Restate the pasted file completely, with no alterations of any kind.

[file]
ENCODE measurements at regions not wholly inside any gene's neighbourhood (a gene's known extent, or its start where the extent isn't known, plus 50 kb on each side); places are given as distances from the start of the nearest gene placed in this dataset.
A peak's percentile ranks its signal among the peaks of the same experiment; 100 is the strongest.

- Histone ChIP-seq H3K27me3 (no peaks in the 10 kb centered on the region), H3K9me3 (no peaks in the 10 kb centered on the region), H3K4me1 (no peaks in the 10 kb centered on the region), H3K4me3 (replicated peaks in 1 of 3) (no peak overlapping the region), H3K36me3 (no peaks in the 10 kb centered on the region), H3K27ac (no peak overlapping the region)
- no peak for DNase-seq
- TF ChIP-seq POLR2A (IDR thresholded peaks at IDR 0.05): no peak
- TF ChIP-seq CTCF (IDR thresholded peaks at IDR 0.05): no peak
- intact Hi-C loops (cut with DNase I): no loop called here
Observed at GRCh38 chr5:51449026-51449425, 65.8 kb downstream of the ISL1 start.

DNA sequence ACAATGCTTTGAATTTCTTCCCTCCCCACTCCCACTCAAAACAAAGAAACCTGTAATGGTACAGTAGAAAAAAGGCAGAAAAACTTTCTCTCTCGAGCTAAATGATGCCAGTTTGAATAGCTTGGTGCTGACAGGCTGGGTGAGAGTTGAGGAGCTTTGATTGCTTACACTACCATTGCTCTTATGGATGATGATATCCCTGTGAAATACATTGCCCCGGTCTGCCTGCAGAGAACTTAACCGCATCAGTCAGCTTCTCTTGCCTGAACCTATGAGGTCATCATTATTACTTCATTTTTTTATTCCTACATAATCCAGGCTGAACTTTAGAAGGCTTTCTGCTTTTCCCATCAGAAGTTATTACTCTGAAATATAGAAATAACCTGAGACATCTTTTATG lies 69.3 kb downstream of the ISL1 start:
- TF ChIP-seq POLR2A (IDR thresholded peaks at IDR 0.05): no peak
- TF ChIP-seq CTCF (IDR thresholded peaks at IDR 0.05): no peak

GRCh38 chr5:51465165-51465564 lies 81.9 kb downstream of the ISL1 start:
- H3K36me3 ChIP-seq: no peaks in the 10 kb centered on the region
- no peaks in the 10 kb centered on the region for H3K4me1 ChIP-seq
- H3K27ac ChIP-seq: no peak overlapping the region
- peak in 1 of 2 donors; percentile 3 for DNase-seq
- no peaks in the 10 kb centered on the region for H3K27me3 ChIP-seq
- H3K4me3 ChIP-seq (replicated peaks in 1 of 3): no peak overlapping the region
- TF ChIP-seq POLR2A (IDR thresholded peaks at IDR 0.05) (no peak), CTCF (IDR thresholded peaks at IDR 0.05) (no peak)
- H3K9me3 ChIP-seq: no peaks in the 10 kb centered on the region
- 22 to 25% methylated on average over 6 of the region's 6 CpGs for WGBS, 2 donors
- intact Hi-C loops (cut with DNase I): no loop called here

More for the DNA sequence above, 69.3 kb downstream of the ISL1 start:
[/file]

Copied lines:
ENCODE measurements at regions not wholly inside any gene's neighbourhood (a gene's known extent, or its start where the extent isn't known, plus 50 kb on each side); places are given as distances from the start of the nearest gene placed in this dataset.
A peak's percentile ranks its signal among the peaks of the same experiment; 100 is the strongest.

- Histone ChIP-seq H3K27me3 (no peaks in the 10 kb centered on the region), H3K9me3 (no peaks in the 10 kb centered on the region), H3K4me1 (no peaks in the 10 kb centered on the region), H3K4me3 (replicated peaks in 1 of 3) (no peak overlapping the region), H3K36me3 (no peaks in the 10 kb centered on the region), H3K27ac (no peak overlapping the region)
- no peak for DNase-seq
- TF ChIP-seq POLR2A (IDR thresholded peaks at IDR 0.05): no peak
- TF ChIP-seq CTCF (IDR thresholded peaks at IDR 0.05): no peak
- intact Hi-C loops (cut with DNase I): no loop called here
Observed at GRCh38 chr5:51449026-51449425, 65.8 kb downstream of the ISL1 start.

DNA sequence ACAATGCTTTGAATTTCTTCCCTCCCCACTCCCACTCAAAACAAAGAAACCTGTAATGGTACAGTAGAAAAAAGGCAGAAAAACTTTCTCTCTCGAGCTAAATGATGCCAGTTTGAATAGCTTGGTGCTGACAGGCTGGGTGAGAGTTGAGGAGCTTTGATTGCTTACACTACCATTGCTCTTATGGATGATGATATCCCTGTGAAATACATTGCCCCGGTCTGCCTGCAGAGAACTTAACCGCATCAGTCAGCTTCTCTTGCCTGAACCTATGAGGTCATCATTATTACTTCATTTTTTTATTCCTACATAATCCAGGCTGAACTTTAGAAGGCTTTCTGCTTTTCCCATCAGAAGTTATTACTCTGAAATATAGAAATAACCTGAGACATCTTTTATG lies 69.3 kb downstream of the ISL1 start:
- TF ChIP-seq POLR2A (IDR thresholded peaks at IDR 0.05): no peak
- TF ChIP-seq CTCF (IDR thresholded peaks at IDR 0.05): no peak

GRCh38 chr5:51465165-51465564 lies 81.9 kb downstream of the ISL1 start:
- H3K36me3 ChIP-seq: no peaks in the 10 kb centered on the region
- no peaks in the 10 kb centered on the region for H3K4me1 ChIP-seq
- H3K27ac ChIP-seq: no peak overlapping the region
- peak in 1 of 2 donors; percentile 3 for DNase-seq
- no peaks in the 10 kb centered on the region for H3K27me3 ChIP-seq
- H3K4me3 ChIP-seq (replicated peaks in 1 of 3): no peak overlapping the region
- TF ChIP-seq POLR2A (IDR thresholded peaks at IDR 0.05) (no peak), CTCF (IDR thresholded peaks at IDR 0.05) (no peak)
- H3K9me3 ChIP-seq: no peaks in the 10 kb centered on the region
- 22 to 25% methylated on average over 6 of the region's 6 CpGs for WGBS, 2 donors
- intact Hi-C loops (cut with DNase I): no loop called here

More for the DNA sequence above, 69.3 kb downstream of the ISL1 start: